This weekend the Chiefs take on the Bucs in Super Bowl LVI, and if you’re a cord cutter trying to watch the big game, we have all the advice needed to find a stream. The bad news is that if you’re looking for a 4K HDR feed this year you’re out of luck, as CBS isn’t providing one. Still, there should be even more close-up camera angles than in most years, with fewer fans in the stadium than usual.
Until then, check out Too Many Nooks. It’s an Animal Crossing-based remake of the 2014 viral video Too Many Cooks that proves we may have been in isolation for far too long.
— Richard Lawler
Only the corners have even a hint of bezel.
The real challenge, Xiaomi notes, was in “manufacturing a 88° quad-curved glass panel” and bonding it to the underlying display. All told, Xiaomi says, the process of correctly shaping glass layers like this involved in-house processing equipment, 800-degree heat, multiple polishing tools and thousands of attempts.
Plus Super Bowl TV deals.
A few of the latest MacBooks with Apple’s new M1 chips are on sale while a couple of Vizio OLED TVs are hundreds of dollars off at Best Buy. You may not receive your new TV before the big game on Sunday, but it’s still worth checking out these Super Bowl TV deals if you’re in the market for a new set. Plus, Amazon’s Kindles are at the best prices we’ve seen since Black Friday and Nintendo’s Ring Fit Adventure is back in stock and on sale.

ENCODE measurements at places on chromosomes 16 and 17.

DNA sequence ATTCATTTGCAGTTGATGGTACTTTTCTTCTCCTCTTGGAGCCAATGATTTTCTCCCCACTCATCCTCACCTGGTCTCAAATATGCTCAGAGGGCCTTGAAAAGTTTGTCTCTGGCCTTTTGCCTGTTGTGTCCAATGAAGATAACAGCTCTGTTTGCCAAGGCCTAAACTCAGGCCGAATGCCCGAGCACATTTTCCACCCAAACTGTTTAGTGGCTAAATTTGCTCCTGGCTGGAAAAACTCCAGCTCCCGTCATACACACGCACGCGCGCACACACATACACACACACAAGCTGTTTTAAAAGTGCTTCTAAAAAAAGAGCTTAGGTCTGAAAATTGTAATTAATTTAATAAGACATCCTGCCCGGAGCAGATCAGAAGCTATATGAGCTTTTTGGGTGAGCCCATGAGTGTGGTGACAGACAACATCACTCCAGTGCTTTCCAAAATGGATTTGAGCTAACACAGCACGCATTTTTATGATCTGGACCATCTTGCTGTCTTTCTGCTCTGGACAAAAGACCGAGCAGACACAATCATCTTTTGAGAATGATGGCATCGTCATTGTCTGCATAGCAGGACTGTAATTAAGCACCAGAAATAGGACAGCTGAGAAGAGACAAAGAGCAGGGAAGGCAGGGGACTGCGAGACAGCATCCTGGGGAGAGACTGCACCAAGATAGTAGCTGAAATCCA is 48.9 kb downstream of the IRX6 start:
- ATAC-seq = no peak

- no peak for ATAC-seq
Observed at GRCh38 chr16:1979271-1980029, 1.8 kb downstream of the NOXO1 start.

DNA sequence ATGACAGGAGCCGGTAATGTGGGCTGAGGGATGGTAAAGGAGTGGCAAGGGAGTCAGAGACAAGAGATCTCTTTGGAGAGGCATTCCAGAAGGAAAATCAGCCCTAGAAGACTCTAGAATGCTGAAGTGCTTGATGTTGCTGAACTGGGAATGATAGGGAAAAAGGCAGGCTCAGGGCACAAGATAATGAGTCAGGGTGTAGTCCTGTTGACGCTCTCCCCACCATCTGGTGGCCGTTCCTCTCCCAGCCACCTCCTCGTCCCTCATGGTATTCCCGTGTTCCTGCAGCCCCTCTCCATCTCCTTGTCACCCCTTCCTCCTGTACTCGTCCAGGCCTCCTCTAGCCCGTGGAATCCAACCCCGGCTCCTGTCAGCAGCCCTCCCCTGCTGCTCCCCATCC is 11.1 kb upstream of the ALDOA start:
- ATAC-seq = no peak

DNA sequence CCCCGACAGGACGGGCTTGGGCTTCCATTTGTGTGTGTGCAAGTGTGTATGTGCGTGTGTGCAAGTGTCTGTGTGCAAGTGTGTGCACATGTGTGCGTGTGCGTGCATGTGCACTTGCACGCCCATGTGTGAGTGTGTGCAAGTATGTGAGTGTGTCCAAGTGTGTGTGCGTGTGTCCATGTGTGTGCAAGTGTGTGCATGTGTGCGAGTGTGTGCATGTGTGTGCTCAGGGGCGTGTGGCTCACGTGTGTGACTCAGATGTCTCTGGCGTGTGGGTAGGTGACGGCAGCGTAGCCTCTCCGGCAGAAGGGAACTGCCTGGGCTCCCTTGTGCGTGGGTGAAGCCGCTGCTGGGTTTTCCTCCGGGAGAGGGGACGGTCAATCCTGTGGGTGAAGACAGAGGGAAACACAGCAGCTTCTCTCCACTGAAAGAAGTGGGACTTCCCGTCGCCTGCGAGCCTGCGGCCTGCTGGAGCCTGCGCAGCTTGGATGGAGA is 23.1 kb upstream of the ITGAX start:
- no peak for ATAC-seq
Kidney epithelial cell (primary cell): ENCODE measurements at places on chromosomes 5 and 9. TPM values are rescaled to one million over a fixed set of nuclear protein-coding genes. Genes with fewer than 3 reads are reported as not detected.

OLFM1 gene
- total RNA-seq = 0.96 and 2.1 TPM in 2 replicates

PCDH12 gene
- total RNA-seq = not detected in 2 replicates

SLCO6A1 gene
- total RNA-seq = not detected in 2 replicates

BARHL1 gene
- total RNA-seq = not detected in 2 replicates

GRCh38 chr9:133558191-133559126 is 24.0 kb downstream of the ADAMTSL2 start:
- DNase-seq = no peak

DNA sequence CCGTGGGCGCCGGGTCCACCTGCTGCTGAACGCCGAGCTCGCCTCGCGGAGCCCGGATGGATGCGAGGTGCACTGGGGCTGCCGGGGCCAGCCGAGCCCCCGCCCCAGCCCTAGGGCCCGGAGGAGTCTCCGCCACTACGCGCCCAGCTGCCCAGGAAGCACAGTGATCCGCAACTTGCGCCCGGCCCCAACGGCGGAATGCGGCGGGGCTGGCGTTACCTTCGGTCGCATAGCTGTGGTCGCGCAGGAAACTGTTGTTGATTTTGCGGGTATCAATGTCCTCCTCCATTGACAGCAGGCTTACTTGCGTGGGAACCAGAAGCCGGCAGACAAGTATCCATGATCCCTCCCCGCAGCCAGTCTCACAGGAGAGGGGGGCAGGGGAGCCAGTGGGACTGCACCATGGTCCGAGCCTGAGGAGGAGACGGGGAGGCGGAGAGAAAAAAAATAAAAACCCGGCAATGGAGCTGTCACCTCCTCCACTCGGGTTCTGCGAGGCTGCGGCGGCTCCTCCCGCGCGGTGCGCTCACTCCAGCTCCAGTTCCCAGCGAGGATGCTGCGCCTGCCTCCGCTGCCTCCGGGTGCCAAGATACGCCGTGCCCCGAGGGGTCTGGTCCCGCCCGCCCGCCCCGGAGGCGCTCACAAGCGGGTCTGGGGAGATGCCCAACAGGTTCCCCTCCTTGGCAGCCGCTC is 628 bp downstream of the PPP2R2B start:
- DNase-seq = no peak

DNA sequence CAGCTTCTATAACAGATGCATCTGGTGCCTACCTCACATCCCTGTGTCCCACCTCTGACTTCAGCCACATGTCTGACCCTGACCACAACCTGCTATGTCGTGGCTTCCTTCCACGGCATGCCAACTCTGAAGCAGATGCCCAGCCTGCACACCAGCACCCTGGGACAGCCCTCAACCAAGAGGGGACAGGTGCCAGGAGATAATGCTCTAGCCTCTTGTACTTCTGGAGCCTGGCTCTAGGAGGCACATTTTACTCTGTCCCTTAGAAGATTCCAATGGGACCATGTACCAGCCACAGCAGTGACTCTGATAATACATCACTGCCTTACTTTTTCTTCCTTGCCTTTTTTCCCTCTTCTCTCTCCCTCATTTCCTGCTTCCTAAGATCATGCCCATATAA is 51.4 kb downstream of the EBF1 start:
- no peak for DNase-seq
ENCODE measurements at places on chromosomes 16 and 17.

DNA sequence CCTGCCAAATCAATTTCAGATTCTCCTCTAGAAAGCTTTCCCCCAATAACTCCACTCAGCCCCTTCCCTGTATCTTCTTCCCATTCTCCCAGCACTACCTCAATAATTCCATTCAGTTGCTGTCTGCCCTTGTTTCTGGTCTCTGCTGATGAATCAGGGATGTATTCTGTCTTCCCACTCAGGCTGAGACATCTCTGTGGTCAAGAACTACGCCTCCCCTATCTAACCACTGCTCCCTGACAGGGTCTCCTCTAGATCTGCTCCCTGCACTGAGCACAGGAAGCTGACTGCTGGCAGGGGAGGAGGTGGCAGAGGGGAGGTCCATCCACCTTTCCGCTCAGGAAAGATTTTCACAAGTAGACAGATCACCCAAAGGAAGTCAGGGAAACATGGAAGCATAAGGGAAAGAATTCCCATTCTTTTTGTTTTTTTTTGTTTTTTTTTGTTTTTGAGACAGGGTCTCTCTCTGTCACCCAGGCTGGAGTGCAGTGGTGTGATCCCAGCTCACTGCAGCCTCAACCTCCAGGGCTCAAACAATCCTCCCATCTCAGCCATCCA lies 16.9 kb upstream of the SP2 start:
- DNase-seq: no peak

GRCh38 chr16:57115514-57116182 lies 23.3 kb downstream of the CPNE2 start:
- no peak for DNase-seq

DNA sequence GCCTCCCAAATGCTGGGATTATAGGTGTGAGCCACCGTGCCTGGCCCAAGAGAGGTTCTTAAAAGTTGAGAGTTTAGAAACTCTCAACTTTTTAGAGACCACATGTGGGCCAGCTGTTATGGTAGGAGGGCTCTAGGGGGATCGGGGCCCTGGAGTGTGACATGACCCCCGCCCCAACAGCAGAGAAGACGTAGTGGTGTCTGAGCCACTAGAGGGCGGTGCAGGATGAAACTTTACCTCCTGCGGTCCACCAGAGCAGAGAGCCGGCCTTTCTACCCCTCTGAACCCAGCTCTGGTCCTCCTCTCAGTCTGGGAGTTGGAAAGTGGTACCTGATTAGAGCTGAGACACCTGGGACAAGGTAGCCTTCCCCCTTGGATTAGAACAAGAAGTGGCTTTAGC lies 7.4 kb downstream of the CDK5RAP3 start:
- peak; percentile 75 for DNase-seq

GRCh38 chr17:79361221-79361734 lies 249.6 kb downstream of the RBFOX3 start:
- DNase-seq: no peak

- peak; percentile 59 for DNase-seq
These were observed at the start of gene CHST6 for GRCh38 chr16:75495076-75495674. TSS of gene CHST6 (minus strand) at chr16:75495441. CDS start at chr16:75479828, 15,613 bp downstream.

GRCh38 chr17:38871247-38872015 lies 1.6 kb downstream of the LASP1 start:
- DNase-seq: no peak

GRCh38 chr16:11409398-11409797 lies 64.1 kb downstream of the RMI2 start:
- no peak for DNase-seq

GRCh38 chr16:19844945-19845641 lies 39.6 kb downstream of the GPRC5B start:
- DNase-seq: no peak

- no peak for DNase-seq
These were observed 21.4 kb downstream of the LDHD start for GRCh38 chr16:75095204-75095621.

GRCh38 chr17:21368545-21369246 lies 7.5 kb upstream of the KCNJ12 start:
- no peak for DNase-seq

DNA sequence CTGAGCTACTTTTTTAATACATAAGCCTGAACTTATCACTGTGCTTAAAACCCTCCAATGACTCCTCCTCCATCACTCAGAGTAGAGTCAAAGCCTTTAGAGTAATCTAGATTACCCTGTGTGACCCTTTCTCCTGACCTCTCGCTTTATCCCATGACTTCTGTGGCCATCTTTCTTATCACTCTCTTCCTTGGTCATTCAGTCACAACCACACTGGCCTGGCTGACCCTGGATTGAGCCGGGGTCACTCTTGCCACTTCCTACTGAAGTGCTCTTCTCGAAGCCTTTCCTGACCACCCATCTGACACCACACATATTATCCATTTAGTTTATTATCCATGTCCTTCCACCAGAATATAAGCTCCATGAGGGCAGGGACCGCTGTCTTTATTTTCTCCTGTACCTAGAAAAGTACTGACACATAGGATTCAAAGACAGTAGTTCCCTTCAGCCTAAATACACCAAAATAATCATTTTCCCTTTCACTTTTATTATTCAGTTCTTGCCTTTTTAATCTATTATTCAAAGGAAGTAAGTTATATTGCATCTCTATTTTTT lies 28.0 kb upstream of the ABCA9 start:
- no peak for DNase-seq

Virtual Sundance, Bezos leaves Amazon and the Apple Car.
This week, Devindra and Engadget’s Managing Editor, Terrence O’Brien, chat about all of the wild movies, VR experiences and new media projects they saw at the online Sundance Film Festival. We discuss Rodney Ascher’s dive into simulation theory, A Glitch in the Matrix; the meditative tech documentary Users; and our experiences exploring VR parties.
Also, we chat about Jeff Bezos’ plan to step down as Amazon’s CEO (and why it’s terrifying that he has more time to become a supervillain), and the Apple Car rumors are finally starting to sound realistic.
Elon Musk, Mark Zuckerberg and Steve Ballmer have recently dropped by the app’s chat rooms.
The Clubhouse app bills itself as “drop-in audio chat.” The idea is similar to the chat rooms of the early internet. But instead of instant messaging, it’s real-time audio, and the year-old startup was recently valued at $1 billion.